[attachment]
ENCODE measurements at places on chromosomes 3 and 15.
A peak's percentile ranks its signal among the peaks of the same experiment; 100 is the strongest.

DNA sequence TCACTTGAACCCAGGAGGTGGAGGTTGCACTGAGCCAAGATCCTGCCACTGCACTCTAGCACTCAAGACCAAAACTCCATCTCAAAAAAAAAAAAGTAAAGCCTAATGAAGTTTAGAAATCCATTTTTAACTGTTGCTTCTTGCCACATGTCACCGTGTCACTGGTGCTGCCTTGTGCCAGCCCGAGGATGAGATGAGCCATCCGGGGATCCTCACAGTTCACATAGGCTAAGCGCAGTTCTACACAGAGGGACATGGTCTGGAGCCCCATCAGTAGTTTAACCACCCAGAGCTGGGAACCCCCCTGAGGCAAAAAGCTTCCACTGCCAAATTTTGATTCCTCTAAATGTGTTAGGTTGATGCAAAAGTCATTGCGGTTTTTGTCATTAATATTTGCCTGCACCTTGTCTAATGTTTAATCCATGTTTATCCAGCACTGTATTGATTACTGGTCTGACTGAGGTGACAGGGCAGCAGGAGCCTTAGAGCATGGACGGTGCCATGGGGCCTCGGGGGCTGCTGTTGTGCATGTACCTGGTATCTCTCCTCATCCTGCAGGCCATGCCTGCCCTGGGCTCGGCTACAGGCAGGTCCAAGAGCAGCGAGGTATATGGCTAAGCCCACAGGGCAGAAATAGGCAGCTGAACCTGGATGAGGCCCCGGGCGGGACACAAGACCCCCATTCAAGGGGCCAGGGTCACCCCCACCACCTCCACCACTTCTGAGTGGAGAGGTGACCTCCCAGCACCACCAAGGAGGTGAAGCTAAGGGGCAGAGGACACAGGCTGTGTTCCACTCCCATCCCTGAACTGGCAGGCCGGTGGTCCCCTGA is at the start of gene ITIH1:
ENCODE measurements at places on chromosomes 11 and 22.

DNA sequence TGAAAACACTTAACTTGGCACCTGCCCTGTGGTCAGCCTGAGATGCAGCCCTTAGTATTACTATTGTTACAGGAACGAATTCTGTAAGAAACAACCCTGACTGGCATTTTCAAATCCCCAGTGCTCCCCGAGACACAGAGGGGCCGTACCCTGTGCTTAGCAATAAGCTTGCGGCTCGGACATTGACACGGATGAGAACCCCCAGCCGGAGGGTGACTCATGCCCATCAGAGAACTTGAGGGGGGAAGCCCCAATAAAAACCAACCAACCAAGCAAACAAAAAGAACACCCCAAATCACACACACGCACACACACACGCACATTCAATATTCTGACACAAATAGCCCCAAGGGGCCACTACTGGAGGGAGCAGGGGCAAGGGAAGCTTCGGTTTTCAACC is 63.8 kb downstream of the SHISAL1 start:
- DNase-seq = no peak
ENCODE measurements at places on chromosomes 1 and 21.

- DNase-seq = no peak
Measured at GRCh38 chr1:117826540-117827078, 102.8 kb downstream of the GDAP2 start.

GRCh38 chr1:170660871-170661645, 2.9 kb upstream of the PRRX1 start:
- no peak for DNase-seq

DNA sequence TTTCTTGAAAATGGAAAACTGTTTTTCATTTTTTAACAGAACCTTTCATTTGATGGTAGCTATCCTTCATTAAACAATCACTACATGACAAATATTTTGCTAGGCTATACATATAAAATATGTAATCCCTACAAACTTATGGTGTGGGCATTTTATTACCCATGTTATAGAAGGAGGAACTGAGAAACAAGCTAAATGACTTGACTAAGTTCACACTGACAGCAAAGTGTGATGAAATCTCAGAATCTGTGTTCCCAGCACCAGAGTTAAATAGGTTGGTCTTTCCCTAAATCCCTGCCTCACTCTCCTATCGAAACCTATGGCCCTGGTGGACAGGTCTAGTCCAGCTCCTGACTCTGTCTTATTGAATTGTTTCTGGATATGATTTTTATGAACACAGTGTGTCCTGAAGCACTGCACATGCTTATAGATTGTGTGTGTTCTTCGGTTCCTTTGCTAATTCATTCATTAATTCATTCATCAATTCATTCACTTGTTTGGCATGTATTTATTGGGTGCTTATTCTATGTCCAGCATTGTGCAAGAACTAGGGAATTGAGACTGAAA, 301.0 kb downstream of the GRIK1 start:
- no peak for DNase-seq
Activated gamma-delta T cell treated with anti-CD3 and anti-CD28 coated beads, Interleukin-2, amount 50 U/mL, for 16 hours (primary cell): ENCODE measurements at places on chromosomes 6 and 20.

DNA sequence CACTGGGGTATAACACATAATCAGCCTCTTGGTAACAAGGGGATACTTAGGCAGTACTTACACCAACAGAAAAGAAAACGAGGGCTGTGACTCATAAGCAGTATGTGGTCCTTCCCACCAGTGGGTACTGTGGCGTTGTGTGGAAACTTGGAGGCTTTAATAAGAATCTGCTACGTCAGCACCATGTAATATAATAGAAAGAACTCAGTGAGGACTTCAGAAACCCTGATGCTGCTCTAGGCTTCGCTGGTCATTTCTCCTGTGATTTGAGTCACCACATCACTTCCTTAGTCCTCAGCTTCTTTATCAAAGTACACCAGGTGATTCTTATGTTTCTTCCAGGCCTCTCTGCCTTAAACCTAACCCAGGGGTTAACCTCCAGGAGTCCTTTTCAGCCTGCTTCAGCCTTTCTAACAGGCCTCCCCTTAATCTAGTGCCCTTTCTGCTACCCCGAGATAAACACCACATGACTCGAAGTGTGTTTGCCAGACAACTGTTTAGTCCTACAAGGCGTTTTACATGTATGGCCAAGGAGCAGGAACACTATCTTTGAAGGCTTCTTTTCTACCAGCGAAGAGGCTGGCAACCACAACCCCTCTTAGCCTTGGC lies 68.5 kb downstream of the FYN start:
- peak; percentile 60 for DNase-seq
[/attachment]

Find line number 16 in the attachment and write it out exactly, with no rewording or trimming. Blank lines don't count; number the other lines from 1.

- peak; percentile 60 for DNase-seq